How Blow Moulding Works?

The procedure of blow moulding is widely used in the industrial world to make high-quality plastic products. Similar to other moulding techniques, it involves forcing a heated liquid substance into a mould chamber and then applying pressure to help create its shape. Blow moulding utilises a specific moulding technique that not many people are aware of. If you are curious or interested in how the process of blow-moulding is done, then we are here to help you learn more about this topic!
In this article, we will be going over how blow moulding works and the technology used behind it so you can see the benefits it provides to companies.

What is the history of blow moulding?
Blow moulding originates in glassblowing, in which an artisan would heat the glass to its melting point and then inflate it by blowing it through a tube. This procedure dates back to the nineteenth century. A patent from the era demonstrates the usage of celluloid polymer in the method. These early methods did not lend themselves to mass production. The first material other than glass to be utilised for blow moulding was natural rubber. 
In the 1850s, Samuel Armstrong patented the method. The 1930s saw the mass production of blow-moulded bottles made practical by developing commercial machines. The available materials were too brittle and took too long to create for the technique to be utilised efficiently for mass production. With the development of low and high-density polyethene, blow moulding exploded in industrial popularity. This revolutionised numerous industries, including the automotive and soft drink bottling industry.

What exactly happens during blow moulding? 
The blow moulding process involves blowing hot plastic into a mould cavity to form a hollow item. Blow moulding is distinguished by the fact that the technique is used to create hollow objects. This cost effective method can be used to produce a wide array of plastic goods and products. 
The procedure involves heating a plastic tube to its melting point (known as a preform or parison) and then inserting it into a mould cavity. They then use compressed air to inflate the molten plastic like a balloon so that it adopts the mould form but is hollow inside. Air pressure and the amount of plastic used determine the thickness of the finished product.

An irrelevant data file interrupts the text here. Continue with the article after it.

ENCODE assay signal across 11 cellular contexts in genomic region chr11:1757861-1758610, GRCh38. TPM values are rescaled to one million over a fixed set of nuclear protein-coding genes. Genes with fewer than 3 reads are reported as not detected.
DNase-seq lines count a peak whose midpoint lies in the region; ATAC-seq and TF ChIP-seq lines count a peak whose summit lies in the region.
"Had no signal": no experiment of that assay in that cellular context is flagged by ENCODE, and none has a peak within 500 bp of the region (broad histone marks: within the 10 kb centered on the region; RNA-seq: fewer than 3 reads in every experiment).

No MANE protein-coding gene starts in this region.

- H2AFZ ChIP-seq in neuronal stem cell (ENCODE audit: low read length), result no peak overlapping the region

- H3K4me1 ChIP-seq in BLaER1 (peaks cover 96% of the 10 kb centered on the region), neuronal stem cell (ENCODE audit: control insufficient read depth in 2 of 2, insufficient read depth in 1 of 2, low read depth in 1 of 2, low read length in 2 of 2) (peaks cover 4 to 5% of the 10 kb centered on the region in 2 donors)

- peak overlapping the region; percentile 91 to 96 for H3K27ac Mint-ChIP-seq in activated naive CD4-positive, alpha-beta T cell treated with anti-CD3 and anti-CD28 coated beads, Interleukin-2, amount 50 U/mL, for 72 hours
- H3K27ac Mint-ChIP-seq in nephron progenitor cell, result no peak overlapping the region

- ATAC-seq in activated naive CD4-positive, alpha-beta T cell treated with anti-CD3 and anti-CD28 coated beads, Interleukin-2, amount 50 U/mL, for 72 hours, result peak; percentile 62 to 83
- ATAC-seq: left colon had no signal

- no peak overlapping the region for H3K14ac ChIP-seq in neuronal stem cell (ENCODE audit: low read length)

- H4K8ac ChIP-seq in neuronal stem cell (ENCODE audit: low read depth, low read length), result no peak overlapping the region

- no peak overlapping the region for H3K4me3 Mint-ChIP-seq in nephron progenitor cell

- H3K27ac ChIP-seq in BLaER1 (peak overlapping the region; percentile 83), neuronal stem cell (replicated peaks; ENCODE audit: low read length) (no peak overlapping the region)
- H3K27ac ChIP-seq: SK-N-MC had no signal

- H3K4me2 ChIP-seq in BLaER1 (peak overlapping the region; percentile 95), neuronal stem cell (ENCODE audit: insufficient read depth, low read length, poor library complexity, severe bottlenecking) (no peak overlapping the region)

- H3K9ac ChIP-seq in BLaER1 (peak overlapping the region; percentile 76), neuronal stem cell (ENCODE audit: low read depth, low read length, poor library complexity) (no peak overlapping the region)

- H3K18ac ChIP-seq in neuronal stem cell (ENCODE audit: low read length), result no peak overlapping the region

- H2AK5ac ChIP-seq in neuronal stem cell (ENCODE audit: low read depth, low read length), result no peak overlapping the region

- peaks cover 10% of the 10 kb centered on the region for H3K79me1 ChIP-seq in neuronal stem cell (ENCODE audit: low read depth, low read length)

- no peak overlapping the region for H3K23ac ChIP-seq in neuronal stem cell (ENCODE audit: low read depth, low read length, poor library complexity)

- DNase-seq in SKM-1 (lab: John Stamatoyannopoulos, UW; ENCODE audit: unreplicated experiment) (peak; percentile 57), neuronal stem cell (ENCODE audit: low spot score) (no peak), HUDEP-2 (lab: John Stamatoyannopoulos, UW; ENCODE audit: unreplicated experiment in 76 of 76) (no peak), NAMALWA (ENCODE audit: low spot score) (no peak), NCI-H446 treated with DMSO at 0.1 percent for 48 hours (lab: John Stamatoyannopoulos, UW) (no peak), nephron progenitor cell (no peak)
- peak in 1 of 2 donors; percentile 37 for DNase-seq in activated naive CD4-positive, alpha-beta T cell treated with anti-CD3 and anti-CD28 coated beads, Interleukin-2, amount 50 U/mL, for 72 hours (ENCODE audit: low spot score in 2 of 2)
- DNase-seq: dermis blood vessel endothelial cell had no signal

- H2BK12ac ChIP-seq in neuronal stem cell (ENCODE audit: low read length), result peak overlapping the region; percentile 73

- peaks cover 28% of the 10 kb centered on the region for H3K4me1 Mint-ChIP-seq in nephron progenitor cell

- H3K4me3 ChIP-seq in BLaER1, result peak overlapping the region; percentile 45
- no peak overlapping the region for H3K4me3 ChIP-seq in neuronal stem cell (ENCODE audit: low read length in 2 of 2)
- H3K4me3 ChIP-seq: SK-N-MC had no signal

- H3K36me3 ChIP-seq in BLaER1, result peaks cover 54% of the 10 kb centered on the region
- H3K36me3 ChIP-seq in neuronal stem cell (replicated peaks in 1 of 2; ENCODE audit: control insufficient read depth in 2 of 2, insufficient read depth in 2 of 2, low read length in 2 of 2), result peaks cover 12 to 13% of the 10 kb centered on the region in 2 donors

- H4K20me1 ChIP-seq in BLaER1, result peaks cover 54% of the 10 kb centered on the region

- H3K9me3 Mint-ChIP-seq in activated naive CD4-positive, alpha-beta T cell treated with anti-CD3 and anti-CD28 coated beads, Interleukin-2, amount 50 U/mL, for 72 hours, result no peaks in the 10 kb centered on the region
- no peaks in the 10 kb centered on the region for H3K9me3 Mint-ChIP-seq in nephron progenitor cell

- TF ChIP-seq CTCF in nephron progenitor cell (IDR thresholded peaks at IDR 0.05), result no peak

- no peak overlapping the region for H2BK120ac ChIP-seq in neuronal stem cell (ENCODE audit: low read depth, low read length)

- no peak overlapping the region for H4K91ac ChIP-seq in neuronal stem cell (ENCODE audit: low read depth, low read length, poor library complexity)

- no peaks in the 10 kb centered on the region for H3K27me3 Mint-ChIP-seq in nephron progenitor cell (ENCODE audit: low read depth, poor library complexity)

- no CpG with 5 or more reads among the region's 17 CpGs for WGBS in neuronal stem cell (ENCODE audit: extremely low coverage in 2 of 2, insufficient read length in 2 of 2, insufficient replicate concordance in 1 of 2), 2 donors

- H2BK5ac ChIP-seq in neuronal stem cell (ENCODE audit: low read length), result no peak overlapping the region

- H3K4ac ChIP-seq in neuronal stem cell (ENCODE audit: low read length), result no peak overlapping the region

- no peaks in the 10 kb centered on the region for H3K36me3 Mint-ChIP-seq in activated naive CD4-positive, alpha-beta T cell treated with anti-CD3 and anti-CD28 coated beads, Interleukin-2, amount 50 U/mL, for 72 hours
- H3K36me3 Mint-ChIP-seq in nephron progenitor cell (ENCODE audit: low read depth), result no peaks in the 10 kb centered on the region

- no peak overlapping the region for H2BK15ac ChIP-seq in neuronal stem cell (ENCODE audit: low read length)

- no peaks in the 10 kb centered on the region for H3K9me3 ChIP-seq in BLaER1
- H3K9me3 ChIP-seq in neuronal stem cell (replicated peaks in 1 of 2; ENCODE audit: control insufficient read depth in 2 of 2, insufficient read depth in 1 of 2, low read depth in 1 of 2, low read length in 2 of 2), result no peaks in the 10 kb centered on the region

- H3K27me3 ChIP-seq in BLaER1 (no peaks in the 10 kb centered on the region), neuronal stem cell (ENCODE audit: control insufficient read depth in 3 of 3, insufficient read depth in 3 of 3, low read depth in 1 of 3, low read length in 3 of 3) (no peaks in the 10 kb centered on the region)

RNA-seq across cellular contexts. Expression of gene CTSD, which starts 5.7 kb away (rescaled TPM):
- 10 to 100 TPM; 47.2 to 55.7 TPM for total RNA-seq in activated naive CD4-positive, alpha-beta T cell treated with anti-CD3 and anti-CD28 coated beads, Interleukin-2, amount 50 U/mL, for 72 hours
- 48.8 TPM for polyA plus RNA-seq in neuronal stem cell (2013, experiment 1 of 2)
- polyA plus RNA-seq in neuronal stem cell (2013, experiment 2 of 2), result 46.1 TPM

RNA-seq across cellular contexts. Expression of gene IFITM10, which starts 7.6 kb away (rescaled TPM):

Melting, homogenising, extruding, moulding (blowing), cooling, and ejection are the basic steps involved in the blow moulding process. Different manufacturing facilities may employ additional chilling or heating cycles and the compounding of chemicals and colourants. These other steps depend on the final product’s design and intended use. 
Here, we shall be going over and expounding on the different steps that occur during blow moulding:
1.Plastic Resin Charging or Feeding
Plastic charging is the initial step in the process of blow moulding. This is accomplished by transporting plastic pellets to the extruder’s hopper. Vacuum pumps move pellets from large bags or bulk containers to silos or hoppers for raw materials. At the bottom of the silo, a rotary feeder controls the pace of feeding into the plastifier or extruder. The pellets are then transported to the extruder’s hopper using compressed air. Other machines will transfer plastic pellets directly from large bags or bins to the extruder hopper without requiring a separate conveying air system.

2.Melting or Plasticizing 
Continuous kneading and heating are utilised to melt the plastic resin as it passes through the extrusion machine. Electric heating elements or heating bands are wrapped around the barrel of the extruder to provide heat for polymer melting. Different portions of the extruder screw serve unique purposes. This consists of feeding, compressing, and measuring. The extruder screw is designed to produce adequate shearing and compression in order to homogenise and extrude the plastic.

3.Preform Injection